f

Stay Informed
Subscribe to our e-mail newsletter, Renewable Energy Institute News, which will inform you about upcoming symposiums, workshops and other events. It also notifies you of new content —such as reports, proposals, column articles and statistical data— on our website.

Subscribe

閉じる

More Thoughts on the Hokkaido Blackout
Can the Lessons Learned be Applied?

Hiroshi Takahashi, Professor, Tsuru University

22 October 2018

in Japanese

The large-scale power outage, i.e., blackout, that occurred throughout Hokkaido on 6 September 2018, attracted concern nationwide and prompted all sorts of discussion through the mass media. I wrote a column published on 7 September which evoked a tremendous reaction, and was asked for my opinion from people in diverse fields. Now that about one month has passed since the blackout and the facts have become fairly clear, I would once again like to summarize the discussion over the intervening period and relate my views.

A Lively Discussion Over the Blackout

First of all, I would like to note the great significance of the fact that there was a diverse discussion taking up issues over a wide scope. Although the blackout per se brought all sorts of inconveniences, it was resolved in a relatively short time. While some praised the handling by Hokkaido Electric Power Co., Inc., others criticized it. Similarly, some pointed out the vulnerability of the centralized power system as I did, while others did not. The mass media took the problem up and experts in various fields stated their views on it. This, I believe, made a contribution to the development of energy policy.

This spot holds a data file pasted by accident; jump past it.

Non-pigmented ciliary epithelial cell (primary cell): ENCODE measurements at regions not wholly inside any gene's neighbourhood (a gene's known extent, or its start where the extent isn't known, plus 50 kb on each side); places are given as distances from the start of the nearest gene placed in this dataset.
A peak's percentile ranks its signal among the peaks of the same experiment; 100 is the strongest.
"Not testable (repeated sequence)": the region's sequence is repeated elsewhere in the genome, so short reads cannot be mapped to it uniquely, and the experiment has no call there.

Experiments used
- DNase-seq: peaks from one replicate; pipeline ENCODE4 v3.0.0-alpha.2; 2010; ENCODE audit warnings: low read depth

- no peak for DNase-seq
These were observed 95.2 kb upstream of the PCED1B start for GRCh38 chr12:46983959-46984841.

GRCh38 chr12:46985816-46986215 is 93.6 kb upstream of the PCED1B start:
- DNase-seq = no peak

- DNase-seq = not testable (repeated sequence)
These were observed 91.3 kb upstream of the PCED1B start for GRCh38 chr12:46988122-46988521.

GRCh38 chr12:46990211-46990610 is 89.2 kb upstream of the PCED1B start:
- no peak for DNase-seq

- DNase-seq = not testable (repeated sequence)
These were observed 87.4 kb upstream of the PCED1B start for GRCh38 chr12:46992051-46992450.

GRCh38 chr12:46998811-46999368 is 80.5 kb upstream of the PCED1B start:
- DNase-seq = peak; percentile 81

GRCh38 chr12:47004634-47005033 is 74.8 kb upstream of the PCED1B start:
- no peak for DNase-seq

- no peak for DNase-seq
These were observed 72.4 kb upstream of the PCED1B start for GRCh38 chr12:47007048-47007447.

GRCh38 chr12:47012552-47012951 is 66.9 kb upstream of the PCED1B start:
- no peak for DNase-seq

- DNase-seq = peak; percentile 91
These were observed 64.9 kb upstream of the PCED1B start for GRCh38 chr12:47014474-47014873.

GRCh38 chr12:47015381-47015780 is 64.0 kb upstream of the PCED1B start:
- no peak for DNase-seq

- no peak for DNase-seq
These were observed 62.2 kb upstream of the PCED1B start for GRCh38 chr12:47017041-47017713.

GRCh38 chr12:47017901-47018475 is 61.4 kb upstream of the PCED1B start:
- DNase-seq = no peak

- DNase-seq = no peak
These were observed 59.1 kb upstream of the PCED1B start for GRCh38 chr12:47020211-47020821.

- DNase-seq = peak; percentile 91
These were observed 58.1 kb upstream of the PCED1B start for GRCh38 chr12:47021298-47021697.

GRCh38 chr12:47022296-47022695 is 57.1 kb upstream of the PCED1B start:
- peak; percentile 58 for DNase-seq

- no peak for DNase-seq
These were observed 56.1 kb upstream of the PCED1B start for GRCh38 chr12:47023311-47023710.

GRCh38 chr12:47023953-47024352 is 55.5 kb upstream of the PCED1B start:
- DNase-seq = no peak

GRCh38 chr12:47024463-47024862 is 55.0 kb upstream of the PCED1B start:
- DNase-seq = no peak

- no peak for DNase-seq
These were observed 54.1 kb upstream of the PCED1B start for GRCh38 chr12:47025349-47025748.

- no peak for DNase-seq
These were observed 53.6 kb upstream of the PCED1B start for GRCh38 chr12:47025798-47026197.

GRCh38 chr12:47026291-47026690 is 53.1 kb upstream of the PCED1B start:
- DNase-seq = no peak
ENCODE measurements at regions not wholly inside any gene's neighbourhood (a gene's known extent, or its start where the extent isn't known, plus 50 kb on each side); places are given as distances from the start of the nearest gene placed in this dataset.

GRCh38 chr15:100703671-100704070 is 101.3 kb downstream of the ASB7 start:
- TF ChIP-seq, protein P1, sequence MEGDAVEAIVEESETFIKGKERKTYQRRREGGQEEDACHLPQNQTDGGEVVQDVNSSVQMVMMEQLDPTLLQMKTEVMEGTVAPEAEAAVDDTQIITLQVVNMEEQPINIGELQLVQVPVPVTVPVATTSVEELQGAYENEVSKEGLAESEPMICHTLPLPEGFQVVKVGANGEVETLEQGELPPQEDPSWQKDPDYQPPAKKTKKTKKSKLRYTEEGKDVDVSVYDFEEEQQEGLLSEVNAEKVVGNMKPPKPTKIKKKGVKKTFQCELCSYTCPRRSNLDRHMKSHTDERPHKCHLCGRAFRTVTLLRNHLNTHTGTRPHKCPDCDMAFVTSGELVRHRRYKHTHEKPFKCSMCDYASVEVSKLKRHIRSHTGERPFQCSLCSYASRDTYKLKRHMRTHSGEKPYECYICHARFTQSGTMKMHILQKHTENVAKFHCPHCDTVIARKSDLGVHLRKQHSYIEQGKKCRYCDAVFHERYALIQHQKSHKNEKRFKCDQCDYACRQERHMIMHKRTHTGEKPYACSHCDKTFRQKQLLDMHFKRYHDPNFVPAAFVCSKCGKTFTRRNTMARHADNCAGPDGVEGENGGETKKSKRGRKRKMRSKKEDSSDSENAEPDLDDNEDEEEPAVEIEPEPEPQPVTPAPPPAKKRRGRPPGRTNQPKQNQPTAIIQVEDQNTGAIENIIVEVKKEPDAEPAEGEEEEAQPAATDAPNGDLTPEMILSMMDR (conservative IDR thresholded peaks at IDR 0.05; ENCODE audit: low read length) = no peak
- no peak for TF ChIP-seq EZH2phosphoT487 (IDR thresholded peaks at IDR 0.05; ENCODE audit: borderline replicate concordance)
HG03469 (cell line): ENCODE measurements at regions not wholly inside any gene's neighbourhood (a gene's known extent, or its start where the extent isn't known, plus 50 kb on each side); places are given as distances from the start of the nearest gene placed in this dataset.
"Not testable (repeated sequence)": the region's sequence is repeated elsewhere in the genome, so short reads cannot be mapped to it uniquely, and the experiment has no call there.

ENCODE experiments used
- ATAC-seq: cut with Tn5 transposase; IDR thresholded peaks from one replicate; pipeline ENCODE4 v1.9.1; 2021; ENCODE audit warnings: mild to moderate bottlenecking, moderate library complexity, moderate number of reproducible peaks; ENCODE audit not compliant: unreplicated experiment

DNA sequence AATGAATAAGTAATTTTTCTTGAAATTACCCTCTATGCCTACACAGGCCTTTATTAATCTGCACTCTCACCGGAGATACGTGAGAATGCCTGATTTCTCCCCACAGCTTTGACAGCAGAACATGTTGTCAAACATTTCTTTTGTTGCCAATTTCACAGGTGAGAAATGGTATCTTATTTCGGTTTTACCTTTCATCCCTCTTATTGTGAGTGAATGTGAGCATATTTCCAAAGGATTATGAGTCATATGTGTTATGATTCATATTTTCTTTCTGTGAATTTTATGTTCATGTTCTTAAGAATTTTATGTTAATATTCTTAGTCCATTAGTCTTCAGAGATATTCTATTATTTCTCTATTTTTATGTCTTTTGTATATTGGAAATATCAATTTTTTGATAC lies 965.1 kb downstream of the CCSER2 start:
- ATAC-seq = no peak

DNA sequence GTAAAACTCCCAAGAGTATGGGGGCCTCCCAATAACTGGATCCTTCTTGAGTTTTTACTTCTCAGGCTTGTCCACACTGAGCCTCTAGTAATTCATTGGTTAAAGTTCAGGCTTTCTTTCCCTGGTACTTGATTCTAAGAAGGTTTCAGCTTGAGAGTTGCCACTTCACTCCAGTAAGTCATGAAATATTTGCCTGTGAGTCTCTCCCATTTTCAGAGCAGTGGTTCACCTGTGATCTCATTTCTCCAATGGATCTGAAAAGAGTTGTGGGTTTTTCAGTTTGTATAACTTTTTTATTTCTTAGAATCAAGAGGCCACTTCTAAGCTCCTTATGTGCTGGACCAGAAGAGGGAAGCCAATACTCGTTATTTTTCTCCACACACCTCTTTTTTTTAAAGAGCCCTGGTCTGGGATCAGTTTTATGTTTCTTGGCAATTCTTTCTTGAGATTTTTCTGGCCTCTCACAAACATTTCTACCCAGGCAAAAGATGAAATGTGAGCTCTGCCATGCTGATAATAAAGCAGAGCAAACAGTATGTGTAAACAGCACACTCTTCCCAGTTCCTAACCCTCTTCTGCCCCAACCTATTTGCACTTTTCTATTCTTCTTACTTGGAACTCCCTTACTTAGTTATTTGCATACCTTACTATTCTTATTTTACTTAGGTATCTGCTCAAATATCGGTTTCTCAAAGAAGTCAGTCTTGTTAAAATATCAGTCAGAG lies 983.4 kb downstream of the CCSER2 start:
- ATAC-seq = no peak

Response by the Japanese government and the Ministry of Economy, Trade and Industry was particularly rapid. They disseminated various information calling to conserve energy and the like. I can also give a positive rating to the institution of an investigative committee under the Organization for Cross-regional Coordination of Transmission Operators and the in-depth discussion in it. While the discussion in the investigative committee is still under way, various technical information has been disclosed, and the details of the blackout are gradually becoming clear.

Seeing that it is unfortunately not possible to entirely eliminate the possibility of blackouts, it is essential to take lessons from them and apply those lessons in the future. To this end, it is vital to perform the proper investigative work and to further stimulate discussion on policy, as is being done now. For this reason, I too would like to once again provide my views on four talking points that were raised in the interim.

Should the Tomari Nuclear Power Plant be Restarted?

First, one of the factors behind the blackout was the shutdown of the Tomari nuclear power plant, and some observers asserted that the plant should be swiftly placed back into operation. There is certainly a possibility that the blackout would not have occurred if the plant had been operating at the time. This is because simple addition of supply power indicates that 1.65 GW would not be needed if 2.07 GW were available.

This, however, is like asking for something that cannot be had. The Tomari nuclear power plant has not gone through the current safety inspection, was not in operation one month ago, is still not operating now, and cannot be restarted. Surely only a minority of observers would assert that the authorities should relax the safety standards and restart nuclear power plants in order to prevent outages.

I, on the contrary, would suggest the very fact that Hokkaido's biggest power source with a huge capacity of 2.07 GW has not been operating for six years is the real problem. This is one of the operational risks distinctive to nuclear power, and is amplified and emerged because the system composed of such sources is centralized. In contrast, with a distributed system, the probability of outage on the order of hundreds of thousands of kW in Hokkaido is extremely low, because the sources are dispersed.

Even supposing that the Tomari nuclear power plant had been operating the previous month, it is questionable whether it would have remained in operation under the influence of the earthquake. Even if the prefecture had not fallen into a state of external power source loss as happened this time, it would have taken time to restart the plant after emergency shutdown, and the serious supply shortage may have continued. This too is part of the vulnerability of concentrated siting of centralized power sources.

Negative Effect of Power Sector liberalization?